Midcentury style was crafted by designers and artists whose work crossed media and genres, innovating and defying expectations. Hungarian architect, furniture designer and educator Marcel Breuer was one of those visionaries. A student and later master craftsman at the Bauhaus, Breuer’s legacy includes the iconic furnishings and inventive buildings he designed, and the world-renown architects he mentored.
Breuer was born in Pecs, Hungary, in 1902. He briefly studied at the Academy of Fine Arts in Vienna before moving on to the Bauhaus in Weimar, Germany. It was here that he met architect Walter Gropius, who appointed Breuer as master of the school’s carpentry shop after he earned his architecture degree.
During this time, Breuer began working with tubular steel, inspired by bicycle handlebars. In 1925 he designed a chair that would later be known as the Wassily chair (named for artist Wassily Kandisky, a Bauhaus professor who had a copy of the original in his home), it featured a bent tubular steel frame and seat made from leather straps. It was soon mass-produced and versions are produced by Knoll today.
Following his time at the Bauhaus, Breuer launched architecture practices in Berlin and Budapest, collaborated on commissions in Zurich and continued to design furnishings. He moved to London in 1935 and founded an architecture office with F.R.S. Yorke.
Two years later, he moved to the United States to teach architecture at the Harvard University Graduate School of Design, where his students included I.M. Pei, Philip Johnson and Paul Rudolph. It was here that he reunited with his mentor Gropius. In addition to both teaching at the university, Breuer and Gropius directed an architecture office in Cambridge, Massachusetts, for several years. Breuer also mentored Florence Knoll, who worked in Gropius’ office in the late 1930s.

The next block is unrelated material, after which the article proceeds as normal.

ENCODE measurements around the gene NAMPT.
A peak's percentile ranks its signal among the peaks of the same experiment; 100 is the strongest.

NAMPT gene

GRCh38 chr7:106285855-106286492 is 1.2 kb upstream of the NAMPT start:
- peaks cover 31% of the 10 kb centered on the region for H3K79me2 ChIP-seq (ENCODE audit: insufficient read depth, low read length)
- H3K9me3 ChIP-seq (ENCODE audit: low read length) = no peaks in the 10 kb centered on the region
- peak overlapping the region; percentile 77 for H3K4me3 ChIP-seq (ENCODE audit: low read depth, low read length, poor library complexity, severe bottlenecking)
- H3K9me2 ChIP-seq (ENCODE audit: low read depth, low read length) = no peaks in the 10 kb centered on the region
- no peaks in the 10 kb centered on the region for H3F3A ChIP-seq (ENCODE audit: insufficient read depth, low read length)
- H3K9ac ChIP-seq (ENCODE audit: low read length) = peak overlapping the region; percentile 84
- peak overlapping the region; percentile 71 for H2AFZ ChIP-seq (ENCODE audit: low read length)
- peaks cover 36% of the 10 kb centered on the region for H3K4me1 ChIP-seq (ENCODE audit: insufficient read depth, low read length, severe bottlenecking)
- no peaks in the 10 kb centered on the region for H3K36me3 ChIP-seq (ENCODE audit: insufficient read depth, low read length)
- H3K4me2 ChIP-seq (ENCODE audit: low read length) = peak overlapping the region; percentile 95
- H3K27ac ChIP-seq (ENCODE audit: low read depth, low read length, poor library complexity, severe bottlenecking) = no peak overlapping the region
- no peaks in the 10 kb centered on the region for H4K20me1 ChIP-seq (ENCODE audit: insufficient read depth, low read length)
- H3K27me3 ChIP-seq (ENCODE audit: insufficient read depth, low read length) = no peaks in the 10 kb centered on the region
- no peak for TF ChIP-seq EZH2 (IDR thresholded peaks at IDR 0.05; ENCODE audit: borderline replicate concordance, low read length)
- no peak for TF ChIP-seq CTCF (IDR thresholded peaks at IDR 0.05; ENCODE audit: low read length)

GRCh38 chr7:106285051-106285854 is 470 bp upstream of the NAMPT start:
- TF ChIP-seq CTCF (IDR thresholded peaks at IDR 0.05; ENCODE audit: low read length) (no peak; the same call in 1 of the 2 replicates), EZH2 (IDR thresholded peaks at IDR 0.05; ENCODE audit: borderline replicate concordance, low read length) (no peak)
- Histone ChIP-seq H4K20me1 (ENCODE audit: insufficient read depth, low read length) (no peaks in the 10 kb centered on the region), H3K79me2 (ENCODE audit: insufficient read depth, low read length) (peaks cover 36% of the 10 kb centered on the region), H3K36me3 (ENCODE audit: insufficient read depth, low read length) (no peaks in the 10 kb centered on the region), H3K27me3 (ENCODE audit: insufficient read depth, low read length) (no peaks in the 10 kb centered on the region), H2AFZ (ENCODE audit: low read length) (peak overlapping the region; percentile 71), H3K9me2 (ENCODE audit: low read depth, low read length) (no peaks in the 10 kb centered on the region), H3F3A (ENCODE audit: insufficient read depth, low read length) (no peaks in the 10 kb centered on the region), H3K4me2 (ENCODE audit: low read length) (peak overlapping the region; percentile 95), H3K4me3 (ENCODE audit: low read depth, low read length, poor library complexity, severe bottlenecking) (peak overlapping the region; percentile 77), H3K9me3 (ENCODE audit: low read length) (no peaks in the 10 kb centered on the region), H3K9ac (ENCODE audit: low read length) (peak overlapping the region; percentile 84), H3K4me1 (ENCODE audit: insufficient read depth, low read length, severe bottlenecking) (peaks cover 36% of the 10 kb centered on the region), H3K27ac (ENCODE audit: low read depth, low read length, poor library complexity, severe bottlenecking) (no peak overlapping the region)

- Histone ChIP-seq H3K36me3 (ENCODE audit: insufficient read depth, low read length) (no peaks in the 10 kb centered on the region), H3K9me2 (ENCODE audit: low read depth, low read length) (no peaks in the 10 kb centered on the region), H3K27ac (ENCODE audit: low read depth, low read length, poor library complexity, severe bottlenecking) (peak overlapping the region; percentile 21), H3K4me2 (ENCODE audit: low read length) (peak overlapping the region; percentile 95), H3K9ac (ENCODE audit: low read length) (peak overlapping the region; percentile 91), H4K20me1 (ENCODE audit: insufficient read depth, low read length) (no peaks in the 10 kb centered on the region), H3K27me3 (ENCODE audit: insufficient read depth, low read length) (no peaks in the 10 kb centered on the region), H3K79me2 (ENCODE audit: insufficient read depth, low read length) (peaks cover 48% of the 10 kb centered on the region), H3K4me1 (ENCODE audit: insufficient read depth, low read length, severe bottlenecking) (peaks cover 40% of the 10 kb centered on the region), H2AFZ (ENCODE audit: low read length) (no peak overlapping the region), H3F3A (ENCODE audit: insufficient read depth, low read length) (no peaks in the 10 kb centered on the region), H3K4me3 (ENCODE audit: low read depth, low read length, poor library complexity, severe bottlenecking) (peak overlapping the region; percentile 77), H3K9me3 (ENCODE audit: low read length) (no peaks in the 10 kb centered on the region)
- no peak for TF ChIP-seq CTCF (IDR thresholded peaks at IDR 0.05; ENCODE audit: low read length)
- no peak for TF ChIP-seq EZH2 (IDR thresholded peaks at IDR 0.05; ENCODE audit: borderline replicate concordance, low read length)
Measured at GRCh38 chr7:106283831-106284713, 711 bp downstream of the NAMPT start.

Breuer started his own firm in Cambridge in 1946. Ten years later, he founded Marcel Breuer and Associates, Architects, in New York. The firm eventually expanded to include a Paris branch. The firm’s work included private homes and buildings for government agencies and private institutions.
Saint John’s University in Collegeville, Minnesota, features nearly a dozen buildings designed by Breuer between 1955 and 1975. The Abbey and University Church is one of those designs. It features a 112-feet-high bell banner standing on thin parabolic arches that’s made of reinforced concrete and houses five bells.
Now housing The Met Breuer, the former Whitney Museum of American Art building was designed in the 1960s. With an exterior made of granite-covered concrete, the building features an inverted ziggurat design, a Brutalist monument juxtaposing the steel-and-glass skyscrapers that populate New York’s Upper East Side.
Breuer retired in 1976 and died in 1981.